Bradley Wiggins is not evil.  Like all of us he has struggled with ethical dilemmas.  In his case, he has followed the rules, but that is not the same as thinking for himself about what is right.  For him the “shadow” resides in the parliamentary committee that he sees as conducting a witch hunt against him; but like all of us, he would do better looking closer to home.  This is maybe the most distasteful work in life.  It is almost impossible to do oneself.  You can explore it in therapy, but you may continue to delude yourself there too.  However, if you really want to know about your shadow, ask your longstanding friends, or partner, and they will prove very useful.  It may not be very pleasant to hear, but if you can stick with it, and acknowledge your fuller nature, warts and all, you may find it an enriching experience.  The shadow holds a great deal of potential energy and if you are able to engage and create a dialogue with those murkier aspects, you may be able to find new life.  Bradley Wiggins has tried to reinvent himself as skier (fractured his leg); and a indoor rower (slower than he hoped); but greater than any physical reinvention, he needs to reinvent his approach to life.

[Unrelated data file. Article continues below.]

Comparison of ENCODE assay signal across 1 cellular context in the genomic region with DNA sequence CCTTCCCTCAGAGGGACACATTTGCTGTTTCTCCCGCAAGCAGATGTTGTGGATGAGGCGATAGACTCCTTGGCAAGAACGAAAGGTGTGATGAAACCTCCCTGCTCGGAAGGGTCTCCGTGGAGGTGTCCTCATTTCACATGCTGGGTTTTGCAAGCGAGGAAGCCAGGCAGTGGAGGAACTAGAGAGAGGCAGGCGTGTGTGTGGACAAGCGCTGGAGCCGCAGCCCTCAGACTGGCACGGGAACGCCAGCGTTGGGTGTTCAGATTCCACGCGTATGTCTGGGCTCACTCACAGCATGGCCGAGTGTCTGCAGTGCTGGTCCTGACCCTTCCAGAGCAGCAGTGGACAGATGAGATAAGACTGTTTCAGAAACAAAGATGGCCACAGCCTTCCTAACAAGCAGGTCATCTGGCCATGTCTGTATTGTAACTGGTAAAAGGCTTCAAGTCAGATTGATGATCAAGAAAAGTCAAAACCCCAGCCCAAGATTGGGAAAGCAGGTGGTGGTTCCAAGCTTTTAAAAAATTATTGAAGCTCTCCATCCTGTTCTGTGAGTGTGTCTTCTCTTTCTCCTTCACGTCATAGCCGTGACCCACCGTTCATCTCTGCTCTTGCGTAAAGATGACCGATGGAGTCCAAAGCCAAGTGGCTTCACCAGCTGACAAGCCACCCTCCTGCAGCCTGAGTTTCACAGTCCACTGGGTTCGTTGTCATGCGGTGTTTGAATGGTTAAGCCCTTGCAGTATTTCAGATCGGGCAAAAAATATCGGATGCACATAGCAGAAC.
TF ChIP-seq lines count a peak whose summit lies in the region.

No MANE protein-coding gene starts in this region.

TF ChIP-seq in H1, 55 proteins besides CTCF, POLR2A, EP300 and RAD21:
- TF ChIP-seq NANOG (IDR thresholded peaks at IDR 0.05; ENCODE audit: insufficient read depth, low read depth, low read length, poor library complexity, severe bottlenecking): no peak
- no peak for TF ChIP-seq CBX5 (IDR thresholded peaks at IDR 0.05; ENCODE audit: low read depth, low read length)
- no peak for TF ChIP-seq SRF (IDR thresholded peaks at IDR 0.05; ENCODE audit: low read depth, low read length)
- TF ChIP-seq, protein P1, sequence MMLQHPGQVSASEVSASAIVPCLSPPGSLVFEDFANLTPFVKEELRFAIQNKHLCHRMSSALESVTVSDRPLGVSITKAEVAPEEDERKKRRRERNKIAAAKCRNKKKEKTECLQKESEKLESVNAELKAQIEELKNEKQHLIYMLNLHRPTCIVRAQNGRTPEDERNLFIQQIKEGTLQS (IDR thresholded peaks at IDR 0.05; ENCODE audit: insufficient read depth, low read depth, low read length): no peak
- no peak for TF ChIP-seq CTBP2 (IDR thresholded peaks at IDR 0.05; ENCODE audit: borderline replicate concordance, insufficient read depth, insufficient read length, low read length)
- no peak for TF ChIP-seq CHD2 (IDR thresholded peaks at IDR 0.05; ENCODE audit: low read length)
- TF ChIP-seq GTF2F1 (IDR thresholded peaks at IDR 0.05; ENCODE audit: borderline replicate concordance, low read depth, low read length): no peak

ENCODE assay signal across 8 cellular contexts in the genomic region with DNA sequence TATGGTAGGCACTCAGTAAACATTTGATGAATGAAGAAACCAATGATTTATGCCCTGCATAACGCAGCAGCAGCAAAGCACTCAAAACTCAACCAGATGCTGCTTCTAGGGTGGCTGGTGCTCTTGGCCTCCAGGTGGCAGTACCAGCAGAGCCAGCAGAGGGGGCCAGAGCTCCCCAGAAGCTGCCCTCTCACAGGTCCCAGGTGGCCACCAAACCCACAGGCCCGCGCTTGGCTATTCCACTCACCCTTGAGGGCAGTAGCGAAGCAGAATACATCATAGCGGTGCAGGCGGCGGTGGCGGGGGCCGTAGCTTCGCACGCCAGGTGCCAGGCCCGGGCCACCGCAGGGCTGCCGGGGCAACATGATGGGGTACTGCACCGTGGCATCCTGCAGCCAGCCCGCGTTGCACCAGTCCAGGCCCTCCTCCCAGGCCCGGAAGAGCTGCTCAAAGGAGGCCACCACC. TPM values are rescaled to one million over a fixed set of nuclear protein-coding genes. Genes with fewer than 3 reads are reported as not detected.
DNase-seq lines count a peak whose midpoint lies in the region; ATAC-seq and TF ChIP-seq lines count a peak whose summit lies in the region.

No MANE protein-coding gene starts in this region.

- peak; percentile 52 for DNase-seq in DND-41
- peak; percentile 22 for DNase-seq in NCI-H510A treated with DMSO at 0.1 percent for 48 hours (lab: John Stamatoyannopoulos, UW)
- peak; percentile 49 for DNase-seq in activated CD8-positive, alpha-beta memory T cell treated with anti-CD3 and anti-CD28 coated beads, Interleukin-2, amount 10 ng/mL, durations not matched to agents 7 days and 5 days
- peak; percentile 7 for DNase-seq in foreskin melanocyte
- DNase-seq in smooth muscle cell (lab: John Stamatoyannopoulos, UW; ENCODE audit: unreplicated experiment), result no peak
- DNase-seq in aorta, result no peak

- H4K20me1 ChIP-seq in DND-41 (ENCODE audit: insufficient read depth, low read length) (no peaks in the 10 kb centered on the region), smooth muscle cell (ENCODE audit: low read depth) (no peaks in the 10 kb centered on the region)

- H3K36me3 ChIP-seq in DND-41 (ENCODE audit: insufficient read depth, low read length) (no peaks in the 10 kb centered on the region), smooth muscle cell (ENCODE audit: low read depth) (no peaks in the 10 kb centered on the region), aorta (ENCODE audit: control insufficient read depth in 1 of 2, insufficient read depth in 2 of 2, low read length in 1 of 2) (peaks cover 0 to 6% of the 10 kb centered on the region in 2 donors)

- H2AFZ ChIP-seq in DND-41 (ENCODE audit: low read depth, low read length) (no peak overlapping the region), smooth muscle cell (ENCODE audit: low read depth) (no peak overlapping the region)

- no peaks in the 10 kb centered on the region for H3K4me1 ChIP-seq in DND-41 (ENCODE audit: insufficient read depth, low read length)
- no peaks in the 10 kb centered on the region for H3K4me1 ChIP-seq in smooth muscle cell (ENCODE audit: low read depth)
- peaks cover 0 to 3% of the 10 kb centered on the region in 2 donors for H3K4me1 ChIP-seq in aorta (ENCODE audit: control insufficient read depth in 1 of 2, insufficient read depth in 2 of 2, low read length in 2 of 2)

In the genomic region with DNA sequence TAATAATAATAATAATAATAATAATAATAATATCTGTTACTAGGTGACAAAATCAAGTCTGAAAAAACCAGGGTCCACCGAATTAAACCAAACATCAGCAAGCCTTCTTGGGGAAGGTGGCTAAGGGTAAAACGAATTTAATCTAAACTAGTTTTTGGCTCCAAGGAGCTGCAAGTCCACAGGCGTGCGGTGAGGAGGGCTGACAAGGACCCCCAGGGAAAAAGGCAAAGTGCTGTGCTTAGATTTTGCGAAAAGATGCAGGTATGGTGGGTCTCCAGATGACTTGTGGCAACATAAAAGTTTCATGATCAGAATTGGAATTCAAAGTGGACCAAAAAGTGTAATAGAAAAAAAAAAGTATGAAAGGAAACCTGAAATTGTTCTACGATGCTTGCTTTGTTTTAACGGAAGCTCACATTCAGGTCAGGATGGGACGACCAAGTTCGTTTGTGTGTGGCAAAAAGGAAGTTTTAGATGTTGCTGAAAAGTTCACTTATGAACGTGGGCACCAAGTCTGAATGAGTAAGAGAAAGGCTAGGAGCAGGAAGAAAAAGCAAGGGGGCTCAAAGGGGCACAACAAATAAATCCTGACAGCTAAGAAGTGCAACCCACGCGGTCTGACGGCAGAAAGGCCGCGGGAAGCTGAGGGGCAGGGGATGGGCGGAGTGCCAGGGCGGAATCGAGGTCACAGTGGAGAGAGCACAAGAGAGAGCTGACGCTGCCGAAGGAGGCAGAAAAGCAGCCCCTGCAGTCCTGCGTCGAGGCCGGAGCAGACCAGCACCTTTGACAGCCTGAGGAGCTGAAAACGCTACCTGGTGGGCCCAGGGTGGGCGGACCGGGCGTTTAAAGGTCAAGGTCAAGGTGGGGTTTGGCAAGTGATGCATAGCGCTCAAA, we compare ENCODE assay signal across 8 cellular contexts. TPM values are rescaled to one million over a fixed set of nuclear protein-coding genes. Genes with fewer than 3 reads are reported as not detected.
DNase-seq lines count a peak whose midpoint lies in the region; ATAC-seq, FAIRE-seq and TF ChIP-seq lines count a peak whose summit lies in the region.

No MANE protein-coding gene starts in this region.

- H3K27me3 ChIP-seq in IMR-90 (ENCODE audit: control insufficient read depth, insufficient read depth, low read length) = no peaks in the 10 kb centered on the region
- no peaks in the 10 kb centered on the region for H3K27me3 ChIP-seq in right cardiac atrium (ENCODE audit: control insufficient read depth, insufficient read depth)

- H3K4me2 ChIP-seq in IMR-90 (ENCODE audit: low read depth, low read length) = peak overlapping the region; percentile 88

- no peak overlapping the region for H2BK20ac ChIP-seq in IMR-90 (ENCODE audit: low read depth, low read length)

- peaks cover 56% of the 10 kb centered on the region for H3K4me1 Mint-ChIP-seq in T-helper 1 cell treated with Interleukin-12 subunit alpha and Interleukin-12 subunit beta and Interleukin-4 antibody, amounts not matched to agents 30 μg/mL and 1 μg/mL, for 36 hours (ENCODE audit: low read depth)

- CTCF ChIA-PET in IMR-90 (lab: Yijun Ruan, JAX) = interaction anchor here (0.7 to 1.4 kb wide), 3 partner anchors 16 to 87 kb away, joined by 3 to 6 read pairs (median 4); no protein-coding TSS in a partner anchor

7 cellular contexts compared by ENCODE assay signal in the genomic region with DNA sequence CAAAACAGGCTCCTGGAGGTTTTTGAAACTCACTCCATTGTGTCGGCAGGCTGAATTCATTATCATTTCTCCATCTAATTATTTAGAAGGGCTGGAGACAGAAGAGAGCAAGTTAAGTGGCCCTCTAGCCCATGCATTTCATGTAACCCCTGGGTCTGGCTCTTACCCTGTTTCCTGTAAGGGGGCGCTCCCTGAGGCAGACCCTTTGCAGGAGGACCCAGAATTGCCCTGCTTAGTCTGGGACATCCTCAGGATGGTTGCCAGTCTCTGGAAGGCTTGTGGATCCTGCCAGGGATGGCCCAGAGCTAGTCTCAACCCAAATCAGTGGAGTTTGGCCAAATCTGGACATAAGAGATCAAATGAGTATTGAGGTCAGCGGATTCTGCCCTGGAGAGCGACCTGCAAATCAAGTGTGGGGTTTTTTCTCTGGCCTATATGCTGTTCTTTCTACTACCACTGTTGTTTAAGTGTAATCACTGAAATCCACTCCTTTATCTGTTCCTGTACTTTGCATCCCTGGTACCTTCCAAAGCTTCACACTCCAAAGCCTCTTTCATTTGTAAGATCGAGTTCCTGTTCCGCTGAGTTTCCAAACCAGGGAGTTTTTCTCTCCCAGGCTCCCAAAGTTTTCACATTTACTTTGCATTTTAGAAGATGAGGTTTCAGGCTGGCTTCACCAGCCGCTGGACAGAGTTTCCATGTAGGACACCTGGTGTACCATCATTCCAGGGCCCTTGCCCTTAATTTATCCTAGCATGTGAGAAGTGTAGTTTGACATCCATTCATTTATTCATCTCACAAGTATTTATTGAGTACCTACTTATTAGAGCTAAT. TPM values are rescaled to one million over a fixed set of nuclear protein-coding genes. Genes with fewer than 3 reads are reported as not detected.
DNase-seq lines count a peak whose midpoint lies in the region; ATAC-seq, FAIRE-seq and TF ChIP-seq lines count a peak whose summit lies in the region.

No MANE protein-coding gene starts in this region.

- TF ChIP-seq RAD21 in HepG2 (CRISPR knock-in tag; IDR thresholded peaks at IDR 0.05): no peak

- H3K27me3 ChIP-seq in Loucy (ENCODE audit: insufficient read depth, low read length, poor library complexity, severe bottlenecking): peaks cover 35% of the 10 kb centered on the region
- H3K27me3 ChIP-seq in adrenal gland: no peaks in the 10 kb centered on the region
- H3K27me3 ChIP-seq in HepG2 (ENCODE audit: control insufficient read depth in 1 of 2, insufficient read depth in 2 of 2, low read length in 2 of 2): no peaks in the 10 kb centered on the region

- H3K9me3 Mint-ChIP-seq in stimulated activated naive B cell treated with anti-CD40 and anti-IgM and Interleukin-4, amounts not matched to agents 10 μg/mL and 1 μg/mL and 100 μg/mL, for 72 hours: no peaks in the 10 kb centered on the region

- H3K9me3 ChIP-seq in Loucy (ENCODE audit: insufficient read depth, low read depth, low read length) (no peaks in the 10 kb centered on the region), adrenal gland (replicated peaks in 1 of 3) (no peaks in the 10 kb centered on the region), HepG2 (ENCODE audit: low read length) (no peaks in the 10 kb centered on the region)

Go to the profile of Dr Ajay Khandelwal, Psychoanalyst

Dr Ajay Khandelwal, Psychoanalyst

Psychotherapist, Guild of Psychotherapists

I have 25 years experience in the mental health field running addictions and psychotherapy services. I have a BA from Oxford University and a PhD on family dynamics from Essex University. I am registered member of the College of Psychoanalysts, UKCP and BACP and the Guild of Psychotherapists. I work face to face. My consulting rooms are in SE1 (Borough High Street/ Southwark Tube) and W1 (Regents Park, Harley Street). I also offer consultations by telephone.